FTC says spammy robocalls have gotten worse in past decade
Inside Subprime: January 18, 2018
By Andrew Tavin
If there are two things the people of this divided nation can agree on, they are as follows:
- Telemarketers are the worst.
- No one likes having to talk to pre-recorded voices over the phone.
Combine those two things, and you get the literal scourge of the earth. You know, they’re those pesky robocalls that so often come from numbers with your area code, featuring a dead-sounding robotic voice telling you to do something. A robocaller’s agenda varies from call to call – they might try and get you to buy insurance for a car you don’t have, announce that you’ve won a bogus tropical vacation or beg you to vote for a certain candidate in an upcoming election.
Whatever the scheme, if you’ve noticed an uptick in the amount of spam calls you’ve been getting lately, a new report from the Federal Trade Commission is here to say you’re not crazy.
The FTC report on its ‘Do Not Call Registry,’ which was created in the summer of 2003 to curtail telemarketers, shows that robocall complaints have risen massively in the past decade.
In theory, the Do Not Call Registry allows people to add their phone numbers to a list that is supposed to be off-limits to telemarketers. While it’s technically already illegal for autodialers or robocalls to reach out to cell phones, anyone with a phone that’s not a landline knows this is basically never enforced. The same goes for the Registry, which companies can pay fees to get around.
Every two years since February 2008, the FTC has issued a report on the status of the Do-Not-Call registry, and the most recent report makes clear just how bad the issue of robocalls have become:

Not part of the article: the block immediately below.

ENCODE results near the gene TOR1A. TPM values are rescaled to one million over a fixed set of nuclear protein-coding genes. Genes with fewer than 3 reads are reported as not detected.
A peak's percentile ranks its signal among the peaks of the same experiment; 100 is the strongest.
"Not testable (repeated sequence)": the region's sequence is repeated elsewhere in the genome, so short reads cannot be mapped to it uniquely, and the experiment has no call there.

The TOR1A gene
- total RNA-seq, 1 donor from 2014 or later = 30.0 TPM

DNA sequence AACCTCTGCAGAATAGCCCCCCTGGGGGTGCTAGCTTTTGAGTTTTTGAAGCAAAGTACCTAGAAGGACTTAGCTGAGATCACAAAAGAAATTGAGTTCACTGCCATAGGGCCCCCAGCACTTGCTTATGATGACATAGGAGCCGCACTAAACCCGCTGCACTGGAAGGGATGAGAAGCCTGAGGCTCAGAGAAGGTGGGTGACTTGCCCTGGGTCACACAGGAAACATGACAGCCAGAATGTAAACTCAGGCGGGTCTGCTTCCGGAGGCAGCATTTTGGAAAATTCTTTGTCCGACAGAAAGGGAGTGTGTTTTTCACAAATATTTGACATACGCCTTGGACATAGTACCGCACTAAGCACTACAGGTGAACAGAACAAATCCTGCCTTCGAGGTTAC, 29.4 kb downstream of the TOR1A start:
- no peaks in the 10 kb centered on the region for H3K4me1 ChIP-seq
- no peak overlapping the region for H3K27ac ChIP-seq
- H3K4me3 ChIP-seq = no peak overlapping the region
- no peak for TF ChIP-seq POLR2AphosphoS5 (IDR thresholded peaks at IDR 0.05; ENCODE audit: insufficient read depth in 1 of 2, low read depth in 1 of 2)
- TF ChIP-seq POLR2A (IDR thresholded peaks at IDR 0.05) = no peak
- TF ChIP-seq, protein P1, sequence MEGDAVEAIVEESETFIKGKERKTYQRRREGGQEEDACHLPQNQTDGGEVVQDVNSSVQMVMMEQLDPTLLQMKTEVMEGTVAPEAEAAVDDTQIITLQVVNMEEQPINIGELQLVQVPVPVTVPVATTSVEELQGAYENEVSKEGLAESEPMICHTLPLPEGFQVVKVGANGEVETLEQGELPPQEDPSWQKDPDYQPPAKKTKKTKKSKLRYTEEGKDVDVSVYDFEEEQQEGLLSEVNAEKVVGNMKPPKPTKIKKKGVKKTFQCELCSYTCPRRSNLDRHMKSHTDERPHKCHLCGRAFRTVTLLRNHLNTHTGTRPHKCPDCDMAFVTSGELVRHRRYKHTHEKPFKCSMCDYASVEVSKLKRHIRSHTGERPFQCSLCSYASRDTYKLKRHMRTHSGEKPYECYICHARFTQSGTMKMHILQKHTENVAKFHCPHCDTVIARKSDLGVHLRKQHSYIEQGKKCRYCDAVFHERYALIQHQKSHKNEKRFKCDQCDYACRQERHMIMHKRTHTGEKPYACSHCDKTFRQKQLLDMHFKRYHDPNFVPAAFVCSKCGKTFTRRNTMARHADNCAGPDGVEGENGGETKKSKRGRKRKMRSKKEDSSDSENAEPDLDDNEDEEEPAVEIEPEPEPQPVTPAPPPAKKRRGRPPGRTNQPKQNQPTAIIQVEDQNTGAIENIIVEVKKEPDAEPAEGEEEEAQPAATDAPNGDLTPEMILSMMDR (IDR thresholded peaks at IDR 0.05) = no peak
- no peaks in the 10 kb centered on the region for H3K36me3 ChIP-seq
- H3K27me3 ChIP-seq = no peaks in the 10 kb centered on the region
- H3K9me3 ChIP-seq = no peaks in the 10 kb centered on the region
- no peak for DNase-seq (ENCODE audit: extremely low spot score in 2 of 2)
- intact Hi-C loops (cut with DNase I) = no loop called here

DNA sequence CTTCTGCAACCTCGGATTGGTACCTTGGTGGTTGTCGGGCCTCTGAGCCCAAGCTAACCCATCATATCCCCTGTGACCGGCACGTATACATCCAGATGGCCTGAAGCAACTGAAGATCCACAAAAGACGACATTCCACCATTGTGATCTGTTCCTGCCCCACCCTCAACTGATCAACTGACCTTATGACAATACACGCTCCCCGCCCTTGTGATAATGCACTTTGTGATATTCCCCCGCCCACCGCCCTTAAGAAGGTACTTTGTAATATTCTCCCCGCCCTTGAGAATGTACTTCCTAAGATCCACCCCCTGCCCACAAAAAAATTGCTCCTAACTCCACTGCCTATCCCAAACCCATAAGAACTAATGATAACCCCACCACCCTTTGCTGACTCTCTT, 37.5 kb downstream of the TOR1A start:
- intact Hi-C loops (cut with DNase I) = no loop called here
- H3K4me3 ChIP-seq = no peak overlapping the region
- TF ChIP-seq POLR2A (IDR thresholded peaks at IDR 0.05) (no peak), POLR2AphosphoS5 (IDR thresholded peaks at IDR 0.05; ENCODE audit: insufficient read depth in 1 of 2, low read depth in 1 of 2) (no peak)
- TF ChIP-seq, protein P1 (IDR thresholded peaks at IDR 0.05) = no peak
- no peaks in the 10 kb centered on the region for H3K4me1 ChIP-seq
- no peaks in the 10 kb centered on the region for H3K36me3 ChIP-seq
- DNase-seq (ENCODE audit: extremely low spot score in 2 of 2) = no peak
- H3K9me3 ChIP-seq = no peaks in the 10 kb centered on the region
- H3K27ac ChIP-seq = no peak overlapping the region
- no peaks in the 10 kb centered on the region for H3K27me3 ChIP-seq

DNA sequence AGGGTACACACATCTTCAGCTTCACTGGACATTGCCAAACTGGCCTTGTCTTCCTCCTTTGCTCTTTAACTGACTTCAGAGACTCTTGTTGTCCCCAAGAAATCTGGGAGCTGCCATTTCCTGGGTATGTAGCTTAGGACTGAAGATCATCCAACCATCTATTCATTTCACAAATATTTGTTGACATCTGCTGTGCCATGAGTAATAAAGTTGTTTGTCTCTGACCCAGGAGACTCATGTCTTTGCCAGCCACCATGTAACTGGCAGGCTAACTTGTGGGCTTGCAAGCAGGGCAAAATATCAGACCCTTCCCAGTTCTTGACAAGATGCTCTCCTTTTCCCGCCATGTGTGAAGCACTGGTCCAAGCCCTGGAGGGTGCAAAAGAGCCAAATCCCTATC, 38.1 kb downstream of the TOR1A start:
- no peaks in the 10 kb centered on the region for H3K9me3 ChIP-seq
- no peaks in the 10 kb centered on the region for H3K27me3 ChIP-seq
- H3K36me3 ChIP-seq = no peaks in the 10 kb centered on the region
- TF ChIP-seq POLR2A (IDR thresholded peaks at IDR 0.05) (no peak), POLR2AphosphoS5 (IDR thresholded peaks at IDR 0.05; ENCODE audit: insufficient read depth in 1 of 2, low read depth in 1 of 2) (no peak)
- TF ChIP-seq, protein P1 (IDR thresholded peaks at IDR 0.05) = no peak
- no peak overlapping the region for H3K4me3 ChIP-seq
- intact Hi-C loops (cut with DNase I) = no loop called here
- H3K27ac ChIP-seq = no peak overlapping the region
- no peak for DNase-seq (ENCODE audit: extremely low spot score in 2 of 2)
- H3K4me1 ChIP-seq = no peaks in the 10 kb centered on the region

“In the fourth quarter of 2009, the FTC received approximately 63,000 complaints about illegal robocalls each month. That number has more than quintupled — in FY 2017, the FTC received an average of more than 375,000 robocall complaints per month. In the year since August 1, 2016, the Federal Communications Commission, which also regulates telemarketing and robocalls, received nearly 185,000 complaints about calls that consumers did not want.”
The report cites new technologies like “Voice Over Internet Protocol,” which allow otherwise prohibited callers to call a greater number of phones, including those on the registry. In turn, the FTC is working with partners in the industry to develop new technologies to maintain the integrity of the registry.
Still, unless serious action is taken, robocalls will probably only continue to increase until the next report is issued in 2020. Perhaps it’s all an effort by the robots to take over society by annoying us into submission.
To learn more about the FTC and emerging technologies, check out these related pages and articles from OppLoans:
- Man harassed for phantom debt starts a years-long crusade against crooked lenders
- Americans feel safer using debit, but that’s not always the case
- Fintech startup wants Millennials to take out subprime loans for designer duds